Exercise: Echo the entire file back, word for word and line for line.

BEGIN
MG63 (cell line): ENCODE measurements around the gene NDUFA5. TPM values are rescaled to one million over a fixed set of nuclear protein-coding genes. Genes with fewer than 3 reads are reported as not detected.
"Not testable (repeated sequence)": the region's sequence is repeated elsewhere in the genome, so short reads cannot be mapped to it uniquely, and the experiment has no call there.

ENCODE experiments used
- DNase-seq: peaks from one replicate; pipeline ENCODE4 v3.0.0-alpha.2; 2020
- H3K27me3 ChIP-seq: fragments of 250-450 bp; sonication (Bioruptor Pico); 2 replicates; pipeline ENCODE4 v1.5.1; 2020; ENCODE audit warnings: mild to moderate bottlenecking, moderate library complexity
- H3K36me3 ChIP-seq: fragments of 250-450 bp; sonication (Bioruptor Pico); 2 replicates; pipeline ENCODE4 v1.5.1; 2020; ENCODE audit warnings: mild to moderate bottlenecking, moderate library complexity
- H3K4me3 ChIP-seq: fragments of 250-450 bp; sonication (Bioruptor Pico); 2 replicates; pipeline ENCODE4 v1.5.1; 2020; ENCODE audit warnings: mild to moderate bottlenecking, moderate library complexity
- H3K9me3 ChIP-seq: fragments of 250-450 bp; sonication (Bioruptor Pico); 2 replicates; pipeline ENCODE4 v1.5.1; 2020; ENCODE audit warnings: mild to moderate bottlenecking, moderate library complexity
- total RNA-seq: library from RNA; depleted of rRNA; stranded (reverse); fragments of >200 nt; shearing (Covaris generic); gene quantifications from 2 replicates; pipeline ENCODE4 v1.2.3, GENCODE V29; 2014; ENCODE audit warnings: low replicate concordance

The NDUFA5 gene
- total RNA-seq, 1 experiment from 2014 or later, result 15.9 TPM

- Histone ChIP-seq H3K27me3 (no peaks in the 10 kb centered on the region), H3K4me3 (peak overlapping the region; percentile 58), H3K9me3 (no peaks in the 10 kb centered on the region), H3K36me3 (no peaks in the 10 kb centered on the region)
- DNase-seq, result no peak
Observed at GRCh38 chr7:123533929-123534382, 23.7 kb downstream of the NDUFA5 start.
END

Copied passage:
MG63 (cell line): ENCODE measurements around the gene NDUFA5. TPM values are rescaled to one million over a fixed set of nuclear protein-coding genes. Genes with fewer than 3 reads are reported as not detected.
"Not testable (repeated sequence)": the region's sequence is repeated elsewhere in the genome, so short reads cannot be mapped to it uniquely, and the experiment has no call there.

ENCODE experiments used
- DNase-seq: peaks from one replicate; pipeline ENCODE4 v3.0.0-alpha.2; 2020
- H3K27me3 ChIP-seq: fragments of 250-450 bp; sonication (Bioruptor Pico); 2 replicates; pipeline ENCODE4 v1.5.1; 2020; ENCODE audit warnings: mild to moderate bottlenecking, moderate library complexity
- H3K36me3 ChIP-seq: fragments of 250-450 bp; sonication (Bioruptor Pico); 2 replicates; pipeline ENCODE4 v1.5.1; 2020; ENCODE audit warnings: mild to moderate bottlenecking, moderate library complexity
- H3K4me3 ChIP-seq: fragments of 250-450 bp; sonication (Bioruptor Pico); 2 replicates; pipeline ENCODE4 v1.5.1; 2020; ENCODE audit warnings: mild to moderate bottlenecking, moderate library complexity
- H3K9me3 ChIP-seq: fragments of 250-450 bp; sonication (Bioruptor Pico); 2 replicates; pipeline ENCODE4 v1.5.1; 2020; ENCODE audit warnings: mild to moderate bottlenecking, moderate library complexity
- total RNA-seq: library from RNA; depleted of rRNA; stranded (reverse); fragments of >200 nt; shearing (Covaris generic); gene quantifications from 2 replicates; pipeline ENCODE4 v1.2.3, GENCODE V29; 2014; ENCODE audit warnings: low replicate concordance

The NDUFA5 gene
- total RNA-seq, 1 experiment from 2014 or later, result 15.9 TPM

- Histone ChIP-seq H3K27me3 (no peaks in the 10 kb centered on the region), H3K4me3 (peak overlapping the region; percentile 58), H3K9me3 (no peaks in the 10 kb centered on the region), H3K36me3 (no peaks in the 10 kb centered on the region)
- DNase-seq, result no peak
Observed at GRCh38 chr7:123533929-123534382, 23.7 kb downstream of the NDUFA5 start.